Wednesday, June 07, 2006

SMOTHERED DREAMS

SMOTHERING DREAMS
Directed by Daniel Reeves. USA, 1978, 23mins.
Source: Smothering Dreams and Thousands Watch [VHS 684]

The film is about the director’s experiences is Viet Nam. His memories are crosscut with similar childhood games making the connection so vividly. In a natural progression from childhood to manhood, he sees how he has been trained to kill and be killed however inadvertently.

I choose thus film for my experimental film for several reasons. After watching one of the AVANT-GARDE anthologies from 1920’s and 30’s, I realized I wanted something with which I could identify. Since my father was there from 1968 – 1973, I thought SMOTHERING DREAMS might be a cathartic choice.

I think that the startling nature of an innocent child waking in bloodied water where bodies are lying is appalling. The muddling of the actual war-time killing juxtaposioned with schoolchildren learning the same exact skill in a nonlethal venue is a point very well taken,. Second, the antiwar activist music of Judy Collins as a backdrop of the director’s voice over by the director punctuated the pacifist sentiment. And finally, the director could only take twenty three minutes of these memories. It was only later when two well regarded movies, THE DEER HUNTER in 1978 and PLATOON in’86 set in Viet Nam with accolades for the actors, directors and scene play that such atrocities happened. Reeves showed a very poignant way what he saw as the wrong way to play. Every child has a war. Mine was Viet Nam.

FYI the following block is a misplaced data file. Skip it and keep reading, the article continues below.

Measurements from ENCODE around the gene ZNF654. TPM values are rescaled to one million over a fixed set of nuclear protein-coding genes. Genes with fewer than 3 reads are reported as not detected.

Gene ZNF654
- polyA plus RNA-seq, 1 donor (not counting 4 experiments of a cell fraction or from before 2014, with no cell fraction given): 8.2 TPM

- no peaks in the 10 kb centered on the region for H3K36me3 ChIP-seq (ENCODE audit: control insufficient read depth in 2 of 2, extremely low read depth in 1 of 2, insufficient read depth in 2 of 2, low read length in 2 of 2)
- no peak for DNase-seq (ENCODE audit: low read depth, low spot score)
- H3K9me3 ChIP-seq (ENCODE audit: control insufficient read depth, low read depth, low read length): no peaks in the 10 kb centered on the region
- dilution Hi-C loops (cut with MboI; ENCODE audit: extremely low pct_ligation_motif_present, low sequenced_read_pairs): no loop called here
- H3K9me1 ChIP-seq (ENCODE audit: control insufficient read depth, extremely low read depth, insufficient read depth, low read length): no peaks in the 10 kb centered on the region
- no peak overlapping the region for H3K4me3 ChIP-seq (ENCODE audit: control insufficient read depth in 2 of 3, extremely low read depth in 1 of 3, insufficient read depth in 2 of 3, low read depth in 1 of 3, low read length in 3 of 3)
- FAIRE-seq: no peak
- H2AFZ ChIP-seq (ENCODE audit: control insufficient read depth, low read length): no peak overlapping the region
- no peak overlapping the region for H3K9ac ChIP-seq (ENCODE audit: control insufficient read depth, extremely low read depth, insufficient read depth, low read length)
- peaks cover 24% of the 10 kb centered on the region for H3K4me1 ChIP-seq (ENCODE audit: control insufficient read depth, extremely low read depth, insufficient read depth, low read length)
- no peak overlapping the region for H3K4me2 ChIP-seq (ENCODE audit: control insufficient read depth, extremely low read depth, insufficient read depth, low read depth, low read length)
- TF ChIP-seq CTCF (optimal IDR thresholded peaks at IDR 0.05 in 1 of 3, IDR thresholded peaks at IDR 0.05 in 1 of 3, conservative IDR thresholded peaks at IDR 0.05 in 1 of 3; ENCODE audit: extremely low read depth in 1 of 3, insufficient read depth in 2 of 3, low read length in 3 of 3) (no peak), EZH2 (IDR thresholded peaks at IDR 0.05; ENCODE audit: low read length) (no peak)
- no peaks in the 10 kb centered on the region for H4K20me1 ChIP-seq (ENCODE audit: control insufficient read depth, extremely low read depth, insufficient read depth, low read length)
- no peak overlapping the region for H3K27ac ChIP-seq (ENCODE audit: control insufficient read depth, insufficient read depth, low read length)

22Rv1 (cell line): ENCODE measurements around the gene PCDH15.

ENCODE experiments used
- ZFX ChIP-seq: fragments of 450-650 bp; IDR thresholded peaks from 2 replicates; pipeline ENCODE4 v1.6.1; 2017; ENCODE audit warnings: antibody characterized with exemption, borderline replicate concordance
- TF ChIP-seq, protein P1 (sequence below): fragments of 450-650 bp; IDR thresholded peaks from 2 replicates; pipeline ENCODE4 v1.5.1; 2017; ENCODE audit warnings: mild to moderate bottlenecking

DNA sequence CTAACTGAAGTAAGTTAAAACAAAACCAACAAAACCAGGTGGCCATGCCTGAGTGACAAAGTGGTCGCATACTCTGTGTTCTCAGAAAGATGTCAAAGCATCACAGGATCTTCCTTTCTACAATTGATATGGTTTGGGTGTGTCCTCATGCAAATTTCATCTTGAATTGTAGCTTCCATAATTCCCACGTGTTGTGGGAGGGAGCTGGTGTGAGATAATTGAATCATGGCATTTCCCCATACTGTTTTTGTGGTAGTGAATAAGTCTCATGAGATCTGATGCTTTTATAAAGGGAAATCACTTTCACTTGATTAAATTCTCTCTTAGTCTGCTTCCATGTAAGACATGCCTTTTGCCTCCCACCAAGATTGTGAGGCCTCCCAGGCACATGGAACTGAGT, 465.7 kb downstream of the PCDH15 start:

submitted for Debbie Zukas

3 comments:

Christine said...

This sounds like a really interesting film about learned war, relevant then and now. It would be interesting to see how this idea would translate into current events, especially since the influence of violence in video games, music, images of war, etc. on children is still a hot topic.

Jay said...

Wow . . . after viewing this, I can definitely see why it's considered experimental. First of all, it's shot on video, making use of distinctly "video"-oriented effects. For instance, a recurring visual/editing motif is when the square of the frame, surrounded by a black void of space, recedes from view, gradually becoming microscopic to the viewer. Additonally, figures in the frame are commonly "masked," i.e., framed within a circular formation, with black void all around. Also, voice distortion is used in many places, to give certain voices a slowed-down, monstrous effect. The use of video here gives the production a bizarre, home-movie type feel that makes its images more hauntingly accessible; there is a dated feel to the technology, but that was part of the production's appeal to me.